FBI Boston
Kristen Setera
(857) 386-2905
September 17, 2020

FBI Releases Cybersecurity Advisory on Previously Undisclosed Iranian Malware Used to Monitor Dissidents and Travel and Telecommunications Companies

Today, the Federal Bureau of Investigation released a new cybersecurity advisory to academic, public, and private sector partners across the country about previously undisclosed malware attributed to Iranian nation state actors publicly known as Advanced Persistent Threat 39 (APT 39), Chafer, Remexi, Cadelspy, or ITG07. The goal is to make everyone aware of the threat and provide them with the necessary tools to defend their computer networks and mitigate this malicious cyber activity that has already cost companies in the United States and around the world millions of dollars.

Masked behind its front company, Rana Intelligence Computing Company (Rana), the Government of Iran’s Ministry of Intelligence and Security (MOIS) has employed a years-long malware campaign that targeted and monitored Iranian citizens, dissidents, and journalists, the government networks of Iran’s neighboring countries, and foreign organizations in the travel, academic, and telecommunications sectors. Some of these individuals were subjected to arrest and both physical and psychological intimidation. Through Rana, the MOIS also targeted some of the world’s largest travel services companies based here in the U.S. which store the records of millions of travelers. At least 15 U.S. companies were compromised by Rana’s malicious cyber intrusion tools, all of which the FBI has notified, along with hundreds of individuals and entities from more than 30 different countries across Asia, Africa, Europe, and North America.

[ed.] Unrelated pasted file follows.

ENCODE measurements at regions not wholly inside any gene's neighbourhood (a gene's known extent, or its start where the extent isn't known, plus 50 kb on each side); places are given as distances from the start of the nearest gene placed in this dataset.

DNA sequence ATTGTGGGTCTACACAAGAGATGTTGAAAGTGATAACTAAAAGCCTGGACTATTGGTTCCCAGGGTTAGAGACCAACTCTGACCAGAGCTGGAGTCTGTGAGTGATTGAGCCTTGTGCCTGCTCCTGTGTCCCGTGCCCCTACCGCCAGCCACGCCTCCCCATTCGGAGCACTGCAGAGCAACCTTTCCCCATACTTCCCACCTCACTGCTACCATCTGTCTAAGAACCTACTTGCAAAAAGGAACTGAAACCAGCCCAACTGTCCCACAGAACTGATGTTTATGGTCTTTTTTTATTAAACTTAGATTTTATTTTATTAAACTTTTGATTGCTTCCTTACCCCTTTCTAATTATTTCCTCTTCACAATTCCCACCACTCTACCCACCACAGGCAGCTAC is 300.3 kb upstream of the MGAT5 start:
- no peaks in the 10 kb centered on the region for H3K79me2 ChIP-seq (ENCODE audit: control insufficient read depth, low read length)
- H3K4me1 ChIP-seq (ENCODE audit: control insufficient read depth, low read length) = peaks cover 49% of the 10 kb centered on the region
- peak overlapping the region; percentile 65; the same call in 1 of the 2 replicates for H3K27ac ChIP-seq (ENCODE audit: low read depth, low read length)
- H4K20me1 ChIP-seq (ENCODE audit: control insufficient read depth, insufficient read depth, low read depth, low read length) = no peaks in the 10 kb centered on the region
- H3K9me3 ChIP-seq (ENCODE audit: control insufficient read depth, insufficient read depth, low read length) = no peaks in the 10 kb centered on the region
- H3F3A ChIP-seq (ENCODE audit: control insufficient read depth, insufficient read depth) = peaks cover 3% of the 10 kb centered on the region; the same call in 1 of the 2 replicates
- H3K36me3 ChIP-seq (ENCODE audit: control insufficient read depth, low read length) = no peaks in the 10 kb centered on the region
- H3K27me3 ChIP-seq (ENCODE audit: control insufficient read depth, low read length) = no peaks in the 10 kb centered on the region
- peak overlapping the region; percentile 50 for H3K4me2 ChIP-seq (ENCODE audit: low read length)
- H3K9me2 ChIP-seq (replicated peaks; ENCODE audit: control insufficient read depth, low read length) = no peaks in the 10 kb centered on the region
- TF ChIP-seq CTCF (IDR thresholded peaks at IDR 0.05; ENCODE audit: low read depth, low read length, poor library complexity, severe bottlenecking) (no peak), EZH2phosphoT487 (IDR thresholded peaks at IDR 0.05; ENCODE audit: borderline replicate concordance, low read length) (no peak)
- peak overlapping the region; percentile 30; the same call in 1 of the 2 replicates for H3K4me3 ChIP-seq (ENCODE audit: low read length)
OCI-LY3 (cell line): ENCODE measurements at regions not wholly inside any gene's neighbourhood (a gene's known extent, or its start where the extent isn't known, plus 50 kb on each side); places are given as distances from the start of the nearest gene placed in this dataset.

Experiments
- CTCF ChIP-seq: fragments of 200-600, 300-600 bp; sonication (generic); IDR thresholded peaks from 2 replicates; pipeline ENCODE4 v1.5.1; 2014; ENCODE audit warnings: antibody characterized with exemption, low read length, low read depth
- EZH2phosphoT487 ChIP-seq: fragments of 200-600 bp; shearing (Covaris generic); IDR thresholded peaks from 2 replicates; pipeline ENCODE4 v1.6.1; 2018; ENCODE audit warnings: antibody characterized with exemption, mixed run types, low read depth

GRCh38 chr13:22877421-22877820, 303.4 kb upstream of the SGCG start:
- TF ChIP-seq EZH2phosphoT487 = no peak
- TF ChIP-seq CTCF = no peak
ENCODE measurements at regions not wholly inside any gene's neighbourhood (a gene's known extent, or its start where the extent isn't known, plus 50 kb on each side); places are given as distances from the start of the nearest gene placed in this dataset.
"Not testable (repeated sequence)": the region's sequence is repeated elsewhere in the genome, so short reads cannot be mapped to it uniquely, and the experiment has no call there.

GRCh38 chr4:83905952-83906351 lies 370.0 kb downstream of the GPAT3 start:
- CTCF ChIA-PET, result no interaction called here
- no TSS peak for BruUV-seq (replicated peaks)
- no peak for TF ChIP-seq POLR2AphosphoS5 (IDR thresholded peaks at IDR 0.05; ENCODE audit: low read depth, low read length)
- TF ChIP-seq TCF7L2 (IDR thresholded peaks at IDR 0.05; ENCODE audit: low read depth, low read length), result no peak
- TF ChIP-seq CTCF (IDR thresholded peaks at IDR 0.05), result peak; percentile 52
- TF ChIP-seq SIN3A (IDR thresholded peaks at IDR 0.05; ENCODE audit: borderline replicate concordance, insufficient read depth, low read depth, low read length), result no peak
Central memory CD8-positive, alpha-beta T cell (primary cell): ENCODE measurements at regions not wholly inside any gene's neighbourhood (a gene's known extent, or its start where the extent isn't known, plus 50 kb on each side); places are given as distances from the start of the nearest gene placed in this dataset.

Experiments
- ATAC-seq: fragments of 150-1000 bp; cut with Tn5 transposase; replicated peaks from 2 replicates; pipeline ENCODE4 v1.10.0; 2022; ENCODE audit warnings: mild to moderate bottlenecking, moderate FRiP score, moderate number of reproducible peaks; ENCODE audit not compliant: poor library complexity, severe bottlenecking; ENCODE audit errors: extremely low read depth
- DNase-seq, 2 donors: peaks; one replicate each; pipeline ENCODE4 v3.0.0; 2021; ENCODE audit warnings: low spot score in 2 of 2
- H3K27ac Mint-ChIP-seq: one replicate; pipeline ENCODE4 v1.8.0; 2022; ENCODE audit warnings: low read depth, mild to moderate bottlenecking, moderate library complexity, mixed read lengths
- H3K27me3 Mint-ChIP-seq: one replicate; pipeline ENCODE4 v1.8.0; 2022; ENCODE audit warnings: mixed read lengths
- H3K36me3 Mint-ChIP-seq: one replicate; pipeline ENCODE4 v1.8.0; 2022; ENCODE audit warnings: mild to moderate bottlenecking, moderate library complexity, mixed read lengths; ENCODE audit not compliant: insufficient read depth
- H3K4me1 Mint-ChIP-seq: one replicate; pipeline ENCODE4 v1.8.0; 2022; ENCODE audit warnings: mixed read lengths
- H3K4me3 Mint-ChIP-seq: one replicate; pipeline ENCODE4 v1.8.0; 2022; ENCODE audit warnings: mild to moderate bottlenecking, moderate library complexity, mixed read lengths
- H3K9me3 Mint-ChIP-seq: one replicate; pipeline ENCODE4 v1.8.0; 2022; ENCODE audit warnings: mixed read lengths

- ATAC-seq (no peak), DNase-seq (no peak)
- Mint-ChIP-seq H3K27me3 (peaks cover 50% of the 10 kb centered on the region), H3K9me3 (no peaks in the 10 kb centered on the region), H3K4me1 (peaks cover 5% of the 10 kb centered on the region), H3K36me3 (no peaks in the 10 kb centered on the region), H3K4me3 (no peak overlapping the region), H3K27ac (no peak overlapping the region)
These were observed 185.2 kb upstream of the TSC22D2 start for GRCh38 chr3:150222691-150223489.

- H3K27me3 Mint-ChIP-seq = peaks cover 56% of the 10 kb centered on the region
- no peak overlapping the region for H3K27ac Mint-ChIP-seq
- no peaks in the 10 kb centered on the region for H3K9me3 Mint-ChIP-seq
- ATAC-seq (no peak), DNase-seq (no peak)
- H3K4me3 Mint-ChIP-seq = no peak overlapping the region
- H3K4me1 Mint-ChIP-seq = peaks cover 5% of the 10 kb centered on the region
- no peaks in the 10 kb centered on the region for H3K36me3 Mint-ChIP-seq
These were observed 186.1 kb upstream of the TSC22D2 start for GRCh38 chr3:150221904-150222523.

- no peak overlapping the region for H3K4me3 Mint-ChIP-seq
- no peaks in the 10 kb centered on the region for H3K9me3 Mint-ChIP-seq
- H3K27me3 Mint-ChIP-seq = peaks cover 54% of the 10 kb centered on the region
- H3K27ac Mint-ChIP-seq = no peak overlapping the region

In the advisory, the FBI is releasing eight separate and distinct sets of malware used by Rana (MOIS) to conduct their computer intrusion activities. Until now, most of these technical indicators have never been publicly discussed, nor attributed to the MOIS by the U.S. government. It is anticipated that by making this malicious code public, it will deal a significant blow to the MOIS and mitigate the ongoing victimization of thousands of individuals and organizations around the world, while also imposing risk and consequences on our cyber adversaries.

The release of this malware, coupled with the sanctions imposed today by the U.S. Department of Treasury’s Office of Foreign Assets Control (OFAC) against Rana and 45 individuals, many of whom were acting as managers, programmers, or hacking experts, is the result of a long-term investigation by the FBI Boston Division.

“These were calculated attacks by a group of individuals with ties to Iran’s Ministry of Intelligence and Security who were intent on harming America and its allies. Today, not only are we publicly identifying them for the first time, but as part of the FBI’s ongoing commitment to our academic, public, and private sector partners, we’re sharing this information with them so they can prevent malware attacks and further victimization,” said Joseph R. Bonavolonta, Special Agent in Charge of the FBI Boston Division.

The cybersecurity advisory referenced in this release can be found here: https://www.ic3.gov/media/news/default.aspx

More information on the sanctions imposed by the U.S. Department of Treasury’s Office of Foreign Assets Control (OFAC) can be found here: https://home.treasury.gov/news/press-releases/sm1127

View identifying information on the entities and individuals designated today: https://home.treasury.gov/policy-issues/financial-sanctions/recent-actions/20200917